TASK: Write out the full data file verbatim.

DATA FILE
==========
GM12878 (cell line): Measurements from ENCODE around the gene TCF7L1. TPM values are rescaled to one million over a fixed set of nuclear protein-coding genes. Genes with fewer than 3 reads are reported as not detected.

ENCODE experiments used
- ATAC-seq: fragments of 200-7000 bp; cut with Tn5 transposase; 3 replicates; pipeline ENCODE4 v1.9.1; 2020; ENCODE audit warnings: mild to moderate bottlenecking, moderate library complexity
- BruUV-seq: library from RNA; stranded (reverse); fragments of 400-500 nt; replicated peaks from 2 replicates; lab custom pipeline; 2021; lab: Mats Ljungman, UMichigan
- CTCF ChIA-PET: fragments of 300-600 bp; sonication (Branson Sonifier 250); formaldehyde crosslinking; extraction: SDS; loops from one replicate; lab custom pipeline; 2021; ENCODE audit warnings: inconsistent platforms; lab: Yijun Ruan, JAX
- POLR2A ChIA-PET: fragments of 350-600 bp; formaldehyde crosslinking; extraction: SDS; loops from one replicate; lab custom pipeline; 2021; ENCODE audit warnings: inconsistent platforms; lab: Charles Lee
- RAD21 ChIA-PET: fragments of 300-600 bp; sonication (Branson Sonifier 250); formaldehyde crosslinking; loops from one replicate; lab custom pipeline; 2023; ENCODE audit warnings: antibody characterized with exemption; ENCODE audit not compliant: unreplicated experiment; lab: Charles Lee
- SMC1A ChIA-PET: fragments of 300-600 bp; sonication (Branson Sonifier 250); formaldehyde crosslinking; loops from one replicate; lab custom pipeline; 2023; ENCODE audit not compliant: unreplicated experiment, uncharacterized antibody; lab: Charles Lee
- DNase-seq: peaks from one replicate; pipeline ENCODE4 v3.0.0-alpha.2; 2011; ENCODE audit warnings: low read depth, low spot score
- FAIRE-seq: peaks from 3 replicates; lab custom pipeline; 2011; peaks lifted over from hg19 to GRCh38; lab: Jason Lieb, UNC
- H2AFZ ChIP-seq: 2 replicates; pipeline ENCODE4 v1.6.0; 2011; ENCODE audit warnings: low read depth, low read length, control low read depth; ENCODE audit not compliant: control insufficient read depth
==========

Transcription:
GM12878 (cell line): Measurements from ENCODE around the gene TCF7L1. TPM values are rescaled to one million over a fixed set of nuclear protein-coding genes. Genes with fewer than 3 reads are reported as not detected.

ENCODE experiments used
- ATAC-seq: fragments of 200-7000 bp; cut with Tn5 transposase; 3 replicates; pipeline ENCODE4 v1.9.1; 2020; ENCODE audit warnings: mild to moderate bottlenecking, moderate library complexity
- BruUV-seq: library from RNA; stranded (reverse); fragments of 400-500 nt; replicated peaks from 2 replicates; lab custom pipeline; 2021; lab: Mats Ljungman, UMichigan
- CTCF ChIA-PET: fragments of 300-600 bp; sonication (Branson Sonifier 250); formaldehyde crosslinking; extraction: SDS; loops from one replicate; lab custom pipeline; 2021; ENCODE audit warnings: inconsistent platforms; lab: Yijun Ruan, JAX
- POLR2A ChIA-PET: fragments of 350-600 bp; formaldehyde crosslinking; extraction: SDS; loops from one replicate; lab custom pipeline; 2021; ENCODE audit warnings: inconsistent platforms; lab: Charles Lee
- RAD21 ChIA-PET: fragments of 300-600 bp; sonication (Branson Sonifier 250); formaldehyde crosslinking; loops from one replicate; lab custom pipeline; 2023; ENCODE audit warnings: antibody characterized with exemption; ENCODE audit not compliant: unreplicated experiment; lab: Charles Lee
- SMC1A ChIA-PET: fragments of 300-600 bp; sonication (Branson Sonifier 250); formaldehyde crosslinking; loops from one replicate; lab custom pipeline; 2023; ENCODE audit not compliant: unreplicated experiment, uncharacterized antibody; lab: Charles Lee
- DNase-seq: peaks from one replicate; pipeline ENCODE4 v3.0.0-alpha.2; 2011; ENCODE audit warnings: low read depth, low spot score
- FAIRE-seq: peaks from 3 replicates; lab custom pipeline; 2011; peaks lifted over from hg19 to GRCh38; lab: Jason Lieb, UNC
- H2AFZ ChIP-seq: 2 replicates; pipeline ENCODE4 v1.6.0; 2011; ENCODE audit warnings: low read depth, low read length, control low read depth; ENCODE audit not compliant: control insufficient read depth